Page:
Fundamental Theorem of Calculus

What are the most beautiful theorems of calculus 1? This article reviews the Intermediate Value Theorem, the Extreme Value Theorem, the Mean Value Theorem. I then explain the first and second fundamental theorems of calculus.

We being by reviewing the Intermediate Value Theorem and the Extreme Value Theorem both of which are needed later when studying the Fundamental Theorem of Calculus. The Mean Value Theorem for Integrals and the first and second forms of the Fundamental Theorem of Calculus are then proven.

If you are new to calculus, start here.

Introduction to the Fundamental Theorem of Calculus

Before we begin, let’s review the Intermediate Value Theorem and the Extreme Value Theorem.

Theorem. (Intermediate Value Theorem) If $f$ is a continuous function on a closed interval $[a,b]$ and $M$ is a number between $f(a)$ and $f(b)$, inclusive, then there is at least one number $c$ in $[a,b]$ such that $f(c)=M.$

Theorem. (Extreme Value Theorem) If $f$ is a continuous function on a closed interval $[a,b]$, then $f$ attains an absolute maximum value $f(c)$ for some number $c$ in $[a,b]$ and an absolute minimum value $f(d)$ for some number $d$ in $[a,b].$

Definition. If $f$ is integrable on $[a,b]$, then the average value of $f$ over $[a,b]$ is the number \begin{equation} f_{\text{av}}=\frac{1}{b-a} \int_a^b f(x) \, dx. \end{equation}

If we assume that $f$ is nonnegative, then we have the following geometric interpretation for the average value of a function over $[a,b].$ We see that $f_{\text{av}}$ is the height of the rectangle with base lying on the interval $[a,b]$ and having the same area as the area of the region under the graph of $f$ on $[a,b].$

Example. Find the average value of $$ f(x)=\frac{x}{\sqrt{x^2+1}} $$ over the interval $[0,3].$

Mean Value Theorem for Integrals

Cauchy discovered both the Mean Value Theorem and the Mean Value Theorem for Integrals.

Theorem. (Mean Value Theorem for Integrals) If $f$ is continuous on $[a,b]$, then there exists a number $c$ in $[a,b]$ such that $$ f(c) = \frac{1}{b-a}\int_a^b f(x) \, dx. $$

Proof. Since $f$ is continuous on the interval $[a,b]$, the Extrema Value Theorem tells us that $f$ attains an absolute minimum value $m$ at some number in $[a,b]$ and an absolute maximum value $M$ at some number in $[a,b].$ So $m\leq f(x) \leq M$ for all $x$ in $[a,b].$ Hence the average value holds: $$ m\leq \frac{1}{b-a}\int_a^b f(x) \, dx \leq M $$ Because the average value lies between $m$ and $M$, the Intermediate Value Theorem there exists at least one number $c$ in $[a,b]$ such that $$ f(c)=\frac{1}{b-a}\int_a^b f(x) \, dx. $$ as needed.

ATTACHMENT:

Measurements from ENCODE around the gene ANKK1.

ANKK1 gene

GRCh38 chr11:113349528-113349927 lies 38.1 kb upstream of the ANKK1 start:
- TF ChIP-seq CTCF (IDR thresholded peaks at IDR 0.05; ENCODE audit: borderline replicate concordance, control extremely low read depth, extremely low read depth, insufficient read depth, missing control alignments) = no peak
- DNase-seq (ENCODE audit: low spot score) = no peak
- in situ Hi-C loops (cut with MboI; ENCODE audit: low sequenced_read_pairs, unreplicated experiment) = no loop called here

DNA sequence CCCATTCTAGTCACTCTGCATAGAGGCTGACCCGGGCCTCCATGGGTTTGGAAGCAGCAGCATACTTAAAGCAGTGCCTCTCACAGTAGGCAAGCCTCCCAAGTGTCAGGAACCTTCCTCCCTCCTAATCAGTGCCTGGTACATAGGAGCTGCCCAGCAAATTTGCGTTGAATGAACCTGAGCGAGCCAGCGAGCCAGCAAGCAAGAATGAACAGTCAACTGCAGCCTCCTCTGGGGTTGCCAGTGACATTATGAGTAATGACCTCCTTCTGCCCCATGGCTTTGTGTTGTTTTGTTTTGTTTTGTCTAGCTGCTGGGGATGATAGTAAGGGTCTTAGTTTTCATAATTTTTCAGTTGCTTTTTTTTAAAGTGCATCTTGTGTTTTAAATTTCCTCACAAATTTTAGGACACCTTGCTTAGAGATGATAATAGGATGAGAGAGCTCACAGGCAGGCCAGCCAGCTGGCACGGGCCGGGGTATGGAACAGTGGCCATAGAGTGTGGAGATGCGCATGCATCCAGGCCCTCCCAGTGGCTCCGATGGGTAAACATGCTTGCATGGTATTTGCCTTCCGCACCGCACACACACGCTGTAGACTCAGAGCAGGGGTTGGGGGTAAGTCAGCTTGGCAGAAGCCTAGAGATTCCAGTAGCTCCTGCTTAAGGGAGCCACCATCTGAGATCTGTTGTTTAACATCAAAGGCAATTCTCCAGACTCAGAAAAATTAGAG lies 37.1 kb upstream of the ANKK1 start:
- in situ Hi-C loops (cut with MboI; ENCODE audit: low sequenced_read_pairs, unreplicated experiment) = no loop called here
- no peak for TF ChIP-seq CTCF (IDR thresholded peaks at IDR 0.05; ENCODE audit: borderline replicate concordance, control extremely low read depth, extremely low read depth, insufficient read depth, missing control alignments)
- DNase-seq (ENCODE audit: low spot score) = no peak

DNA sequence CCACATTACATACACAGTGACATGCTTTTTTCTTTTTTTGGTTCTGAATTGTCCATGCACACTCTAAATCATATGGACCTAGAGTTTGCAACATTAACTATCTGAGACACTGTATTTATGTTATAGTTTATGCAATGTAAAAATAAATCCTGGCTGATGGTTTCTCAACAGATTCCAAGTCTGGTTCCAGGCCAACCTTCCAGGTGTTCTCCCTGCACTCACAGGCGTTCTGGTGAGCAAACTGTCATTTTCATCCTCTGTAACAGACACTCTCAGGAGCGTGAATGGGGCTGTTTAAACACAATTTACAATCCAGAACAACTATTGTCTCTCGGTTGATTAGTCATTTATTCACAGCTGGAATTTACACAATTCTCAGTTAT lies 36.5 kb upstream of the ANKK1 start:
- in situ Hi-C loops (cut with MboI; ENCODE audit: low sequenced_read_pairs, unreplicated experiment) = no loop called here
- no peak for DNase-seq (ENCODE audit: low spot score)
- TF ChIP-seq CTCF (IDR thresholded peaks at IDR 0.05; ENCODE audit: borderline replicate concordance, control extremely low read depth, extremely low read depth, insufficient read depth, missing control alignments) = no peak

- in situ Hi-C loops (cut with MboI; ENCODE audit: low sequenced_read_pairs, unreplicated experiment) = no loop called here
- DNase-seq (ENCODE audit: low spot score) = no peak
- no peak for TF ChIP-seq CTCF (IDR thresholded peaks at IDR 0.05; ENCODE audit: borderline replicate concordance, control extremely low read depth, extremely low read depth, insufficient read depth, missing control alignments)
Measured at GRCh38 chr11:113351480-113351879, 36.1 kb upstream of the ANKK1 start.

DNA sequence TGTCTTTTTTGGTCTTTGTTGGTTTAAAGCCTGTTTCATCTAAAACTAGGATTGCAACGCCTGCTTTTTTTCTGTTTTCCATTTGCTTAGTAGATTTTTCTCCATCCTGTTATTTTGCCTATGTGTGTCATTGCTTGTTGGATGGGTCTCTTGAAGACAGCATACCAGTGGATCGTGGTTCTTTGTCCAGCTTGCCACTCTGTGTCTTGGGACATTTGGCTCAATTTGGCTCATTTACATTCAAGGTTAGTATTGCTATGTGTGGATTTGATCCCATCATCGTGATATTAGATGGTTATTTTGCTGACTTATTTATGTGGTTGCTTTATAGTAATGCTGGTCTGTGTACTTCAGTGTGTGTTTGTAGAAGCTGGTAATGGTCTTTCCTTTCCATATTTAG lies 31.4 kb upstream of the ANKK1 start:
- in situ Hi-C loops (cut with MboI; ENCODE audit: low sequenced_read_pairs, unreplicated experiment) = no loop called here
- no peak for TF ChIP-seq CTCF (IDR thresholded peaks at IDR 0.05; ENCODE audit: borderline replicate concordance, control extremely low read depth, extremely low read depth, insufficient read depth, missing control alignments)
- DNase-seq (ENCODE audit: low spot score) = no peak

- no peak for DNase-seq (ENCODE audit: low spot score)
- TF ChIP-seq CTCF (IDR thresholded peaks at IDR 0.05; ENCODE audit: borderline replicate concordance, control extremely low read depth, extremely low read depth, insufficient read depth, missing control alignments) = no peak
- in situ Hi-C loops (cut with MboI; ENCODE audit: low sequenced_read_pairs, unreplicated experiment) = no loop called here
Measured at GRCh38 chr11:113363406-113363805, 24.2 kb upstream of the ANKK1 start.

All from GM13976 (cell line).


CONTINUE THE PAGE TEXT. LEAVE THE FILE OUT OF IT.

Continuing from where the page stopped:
Example. Show that the inequality \begin{equation} 0\leq \int_0^1 \frac{x^5}{\sqrt[3]{1+x^4}}\, dx \leq \frac{1}{6} \end{equation} holds.

Solution. Let $f$ be the function $$ f(x)=\frac{x^5}{\sqrt[3]{1+x^4}}. $$ Since $f$ is continuous on $[0,1]$, we know that $f$ must attain a maximum $M$ and a minimum value $m.$ We find the first derivative \begin{equation} f'(x)= \frac{x^4(19 x^4+15)}{3(x^4+1)^{2/3}}. \end{equation} Hence the only critical number is $0.$ We test and find $m=f(0)=0$ and $M=f(1)=1/\sqrt[3]{2}\approx 0.79.$ However, we can do better, by observing that $1+x^4\geq 1$ for $x$ in $[0,1].$ Since we know that $$ 0\leq \frac{x^5}{\sqrt[3]{1+x^4}} \leq x^5 $$ it must also be that \begin{align} 0=\int_0^ 1 0 \, dx \leq \int_0^ 1 \frac{x^5}{\sqrt[3]{1+x^4}} \, dx \leq \int_0^ 1 x^5 \, dx=\frac{1}{6} \end{align}
as needed.

The First Fundamental Theorem of Calculus

Theorem. (First Fundamental Theorem of Calculus) If $f$ is continuous on $[a,b]$, then the function $F$ defined by $$F(x)=\int_a^x f(t) \, dt, \quad a\leq x \leq b $$ is differentiable on $(a,b)$ and $$ F'(x)=\frac{d}{dx} \int_a^x f(t) \, dt = f(x). $$

Proof. Fix $x$ in $(a,b)$ and suppose that $x+h$ is in $(a,b)$, where $h\neq 0.$ Then \begin{align} F(x+h)-F(x) & =\int_a^{x+h} f(t) \, dt -\int_a^x f(t)\, dt \\ & = \int_a^x f(t)\, dt +\int_x^{x+h} f(t)\, dt -\int_a^x f(t)\, dt \\ & =\int_x^{x+h} f(t)\, dt. \end{align} By the Mean Value Theorem for Integrals there exists a number $c$ between $x$ and $x+h$ such that $$ f(c)=\int_x^{x+h} f(t)\, dt $$ Therefore, $$ \frac{F(x+h)-F(x)}{h}=\frac{1}{h} \int_{x}^{x+h} f(t)\, dt =f(c). $$ Next, observe that as $h$ approaches $0$, the number $c$, which is squeezed between $x$ and $x+h$ approaches $x$, and by continuity, $f(c)$ approaches $f(x).$ Therefore, \begin{align} F'(x) & =\lim_{h\to 0} \frac{F(x+h)-F(x)}{h} \\ & =\lim_{h\to 0} \frac{1}{h} \int_x^{x+h} f(t)\, dt =\lim_{h\to 0} f(c)=f(x). \end{align} as needed.